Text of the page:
During the “Enlightenment” – i.e. the nation-building process in the late 19th and early 20th centuries in Baltic countries (until 1918, when Lithuania and Estonia became independent from the Russian Empire, and Latvia from the German Empire) – Lithuanian intellectuals referred to “their own statistics” (Varpas and Uk-o editorial, 1902), thus defying imperial data, and developed Lithuanian studies that included ethnography, ethnology and anthropology. Volters invited the editorial board of Aušra (Dawn), the first illegal newspaper in the Lithuanian language, published in the so-called Lithuania Minor, which was part of Prussia, to conduct ethnographic studies (Kaunas, Matijošaitienė 2011: 410; Volters F17-294). While still living in St. Petersburg, Volters collaborated closely with Jonas Basanavičius, the leader of Lithuanian nation-building in late 19th and early 20th centuries, supported Lithuanian students, and helped found the Lithuanian Sciences Society (Savoniakaitė 2019b).

My discussion on Volters’ ethnography will focus on his two main investigations of Lithuania: firstly, the ethnographic accounts resulting from Volters’ travels to Lithuania and Lithuania Minor; secondly, the borderland nationality studies that he conducted in the Suwałki Governorate. [6] Concluding with a historical comparative perspective, I will discuss the specific concepts developed by Volters in relation to his researches in the period 1882-1918.

Observations and Statistics from a Journey to Lithuania Minor, Lithuania, and Samogitia

Before Volters, Latvian ethnographer and lawyer Jūlijs Kuznecovs conducted expeditionary fieldwork in Lithuania from 1867 to 1872, according to a programme entitled “Ethnographic and Historical Knowledge in the Northwestern Governorates”, thus initiating a new ethnographical-statistic approach. [7] He has, however, been criticized for his inattentive, possibly too ambitious treatment of Lithuanian and Latvian societies, combining ethnographical, statistical, historical, economic, linguistic, and folkloristic data (Milius 1993). The Imperial Russian Geographic Society dispatched Volters to study “the Lithuanian and Latvian identity” in the 1880s. In 1883, he began studying the domestic life of Lithuanians residing in the border regions (referred to as rubezhniki in Russian) of Lithuania Minor. Volters spent a month in the environs of Klaipėda; he observed local life, and interacted with the academic community (Volters 1886). He outlined the results of his fieldwork in a trip report, including: birth customs and medicinal practices, superstitions in the northern Klaipėda district, and wedding traditions (Volters 1887: 9; Milius 1993: 16-18). Volters continued extended ethnographic research in Lithuania between 1884 and 1887, in ways similar but not identical to those employed by other researchers in Europe (or, for that matter, the United States) who examined the folk origins of “nations”. He used methods such as ethnographic observation, descriptions of cultural data on a given people, and analysis of information on medicinal practices contained in economic statistical and historical documents (Kaschuba 2012: 26-32). Volters valued observation in ethnography and ethnographic statistics as a follower of Polish ethnographer Oscar Kolbergs (Kaunas, Matijošaitienė 2011). His ethnography was a broader concept than fieldwork and considered realistic, not romantic approaches to be the priority of ethnography.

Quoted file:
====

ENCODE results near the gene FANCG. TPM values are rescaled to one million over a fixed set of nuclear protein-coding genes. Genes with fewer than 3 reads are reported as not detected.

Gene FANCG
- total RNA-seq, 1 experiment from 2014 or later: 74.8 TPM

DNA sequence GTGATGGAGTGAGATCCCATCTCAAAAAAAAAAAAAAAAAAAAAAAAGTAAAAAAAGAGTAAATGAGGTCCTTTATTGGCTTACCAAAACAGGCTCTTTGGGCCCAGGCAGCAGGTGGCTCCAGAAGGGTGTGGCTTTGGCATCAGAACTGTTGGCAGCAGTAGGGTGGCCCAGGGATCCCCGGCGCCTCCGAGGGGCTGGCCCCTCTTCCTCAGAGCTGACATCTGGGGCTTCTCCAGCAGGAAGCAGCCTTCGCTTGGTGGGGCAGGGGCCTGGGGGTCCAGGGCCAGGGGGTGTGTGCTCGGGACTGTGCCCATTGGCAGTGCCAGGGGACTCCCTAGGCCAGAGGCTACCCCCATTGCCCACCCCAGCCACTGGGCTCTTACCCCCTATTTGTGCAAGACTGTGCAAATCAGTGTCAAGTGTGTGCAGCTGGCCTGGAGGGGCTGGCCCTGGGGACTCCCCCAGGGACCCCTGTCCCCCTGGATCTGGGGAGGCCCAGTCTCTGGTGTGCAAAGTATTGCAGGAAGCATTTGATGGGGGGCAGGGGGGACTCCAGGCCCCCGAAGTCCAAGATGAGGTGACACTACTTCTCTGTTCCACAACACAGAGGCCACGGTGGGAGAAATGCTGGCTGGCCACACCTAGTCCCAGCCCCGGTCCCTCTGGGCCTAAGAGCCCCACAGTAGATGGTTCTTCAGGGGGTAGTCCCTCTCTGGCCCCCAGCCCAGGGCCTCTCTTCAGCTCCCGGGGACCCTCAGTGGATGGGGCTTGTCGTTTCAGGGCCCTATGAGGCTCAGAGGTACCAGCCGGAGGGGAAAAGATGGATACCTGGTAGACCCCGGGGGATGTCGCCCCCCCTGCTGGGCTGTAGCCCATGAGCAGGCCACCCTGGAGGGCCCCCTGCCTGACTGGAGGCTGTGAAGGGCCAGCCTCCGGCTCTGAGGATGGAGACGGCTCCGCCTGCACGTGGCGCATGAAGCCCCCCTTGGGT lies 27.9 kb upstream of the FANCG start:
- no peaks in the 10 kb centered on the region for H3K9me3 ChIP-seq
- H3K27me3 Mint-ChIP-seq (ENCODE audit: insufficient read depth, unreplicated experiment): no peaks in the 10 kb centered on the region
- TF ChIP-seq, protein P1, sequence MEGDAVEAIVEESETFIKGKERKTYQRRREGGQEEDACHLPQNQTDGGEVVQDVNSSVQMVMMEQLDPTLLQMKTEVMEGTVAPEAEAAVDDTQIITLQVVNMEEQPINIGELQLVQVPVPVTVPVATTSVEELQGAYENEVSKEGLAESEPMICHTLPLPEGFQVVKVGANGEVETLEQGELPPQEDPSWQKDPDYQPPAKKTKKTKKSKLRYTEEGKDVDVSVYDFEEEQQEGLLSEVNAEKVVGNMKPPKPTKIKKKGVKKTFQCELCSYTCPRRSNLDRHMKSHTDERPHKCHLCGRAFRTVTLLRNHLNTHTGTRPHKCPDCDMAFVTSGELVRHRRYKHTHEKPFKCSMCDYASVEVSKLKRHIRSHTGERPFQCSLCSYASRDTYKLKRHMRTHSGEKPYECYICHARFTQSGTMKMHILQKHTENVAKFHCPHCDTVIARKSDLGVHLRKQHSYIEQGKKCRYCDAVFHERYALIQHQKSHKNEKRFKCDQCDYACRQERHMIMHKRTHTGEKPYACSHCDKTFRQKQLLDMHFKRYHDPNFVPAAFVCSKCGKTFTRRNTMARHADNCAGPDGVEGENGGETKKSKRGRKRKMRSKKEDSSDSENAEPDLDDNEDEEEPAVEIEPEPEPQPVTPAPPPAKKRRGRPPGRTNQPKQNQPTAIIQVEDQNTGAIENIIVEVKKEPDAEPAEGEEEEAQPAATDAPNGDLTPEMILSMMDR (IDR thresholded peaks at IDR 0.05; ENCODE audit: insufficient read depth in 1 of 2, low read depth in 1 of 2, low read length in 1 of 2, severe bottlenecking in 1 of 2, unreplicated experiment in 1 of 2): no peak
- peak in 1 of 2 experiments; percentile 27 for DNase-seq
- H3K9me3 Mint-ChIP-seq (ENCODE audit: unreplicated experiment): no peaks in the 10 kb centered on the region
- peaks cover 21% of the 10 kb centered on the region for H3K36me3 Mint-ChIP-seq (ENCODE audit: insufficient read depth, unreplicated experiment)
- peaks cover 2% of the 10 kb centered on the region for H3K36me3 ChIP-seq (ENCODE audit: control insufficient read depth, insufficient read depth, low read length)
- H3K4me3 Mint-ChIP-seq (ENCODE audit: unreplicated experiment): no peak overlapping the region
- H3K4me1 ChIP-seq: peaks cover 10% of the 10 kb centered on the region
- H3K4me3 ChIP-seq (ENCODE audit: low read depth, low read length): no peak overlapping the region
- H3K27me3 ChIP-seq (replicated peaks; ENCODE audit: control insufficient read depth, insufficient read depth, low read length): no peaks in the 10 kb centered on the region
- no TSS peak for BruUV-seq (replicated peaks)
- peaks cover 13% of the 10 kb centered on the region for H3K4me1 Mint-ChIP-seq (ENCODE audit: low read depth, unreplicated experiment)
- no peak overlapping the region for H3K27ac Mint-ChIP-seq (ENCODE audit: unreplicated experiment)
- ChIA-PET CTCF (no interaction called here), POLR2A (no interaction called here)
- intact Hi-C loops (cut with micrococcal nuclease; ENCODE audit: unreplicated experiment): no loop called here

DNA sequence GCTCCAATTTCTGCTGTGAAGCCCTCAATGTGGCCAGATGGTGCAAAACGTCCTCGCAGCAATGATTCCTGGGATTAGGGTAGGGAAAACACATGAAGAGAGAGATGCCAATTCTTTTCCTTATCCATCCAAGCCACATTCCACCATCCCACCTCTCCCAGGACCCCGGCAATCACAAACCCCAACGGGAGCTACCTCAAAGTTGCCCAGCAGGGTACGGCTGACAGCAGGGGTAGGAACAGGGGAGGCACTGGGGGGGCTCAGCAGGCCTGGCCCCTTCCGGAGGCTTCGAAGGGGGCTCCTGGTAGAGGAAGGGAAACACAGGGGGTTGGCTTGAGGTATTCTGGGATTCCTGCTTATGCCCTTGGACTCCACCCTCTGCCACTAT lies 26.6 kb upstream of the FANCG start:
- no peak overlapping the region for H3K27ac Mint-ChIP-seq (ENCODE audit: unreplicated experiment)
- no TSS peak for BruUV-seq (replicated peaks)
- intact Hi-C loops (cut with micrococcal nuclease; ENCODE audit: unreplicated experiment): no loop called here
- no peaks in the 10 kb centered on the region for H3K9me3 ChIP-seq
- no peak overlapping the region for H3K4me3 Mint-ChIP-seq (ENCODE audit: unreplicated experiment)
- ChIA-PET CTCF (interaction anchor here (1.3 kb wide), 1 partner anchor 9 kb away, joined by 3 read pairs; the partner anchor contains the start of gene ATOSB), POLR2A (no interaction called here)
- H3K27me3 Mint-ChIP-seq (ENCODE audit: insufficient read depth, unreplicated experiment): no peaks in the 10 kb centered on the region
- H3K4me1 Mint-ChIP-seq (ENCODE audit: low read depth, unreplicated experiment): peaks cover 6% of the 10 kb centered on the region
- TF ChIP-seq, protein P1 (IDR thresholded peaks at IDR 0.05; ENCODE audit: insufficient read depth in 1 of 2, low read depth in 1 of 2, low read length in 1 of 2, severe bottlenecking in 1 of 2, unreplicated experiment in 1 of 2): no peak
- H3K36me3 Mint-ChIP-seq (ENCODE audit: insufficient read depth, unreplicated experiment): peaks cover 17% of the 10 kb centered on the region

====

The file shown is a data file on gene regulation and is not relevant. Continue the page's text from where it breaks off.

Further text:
In his 1887 book, titled Ob etnograficheskiu poiezdkie po Litvi i Zymdi lietomi 1887 goda (Regarding an ethnographic travel to Lithuania and Žemaitija in 1887), Volters emphasized that the purpose of his ethnographic travel was to study the ethnographic and linguistic aspects of Samogitian-Lithuanian national relics and law. Volters asserted that the positive ethnographic results of four months of travel through the north-western region meant the successful resolution of some historical ethnographic questions and the collection of written information about ancient relics of the Lithuanians (Volters 1887: 1-4). His hermeneutic approach even disclosed historical mentions of Lithuanians and other ethnic groups in Duke Vytautas the Great’s letters from the medieval era (Volters 1887: 2). He published numerous articles about Lithuanian history, castles, castle mounds, law, and the unique Lithuanian language in this book.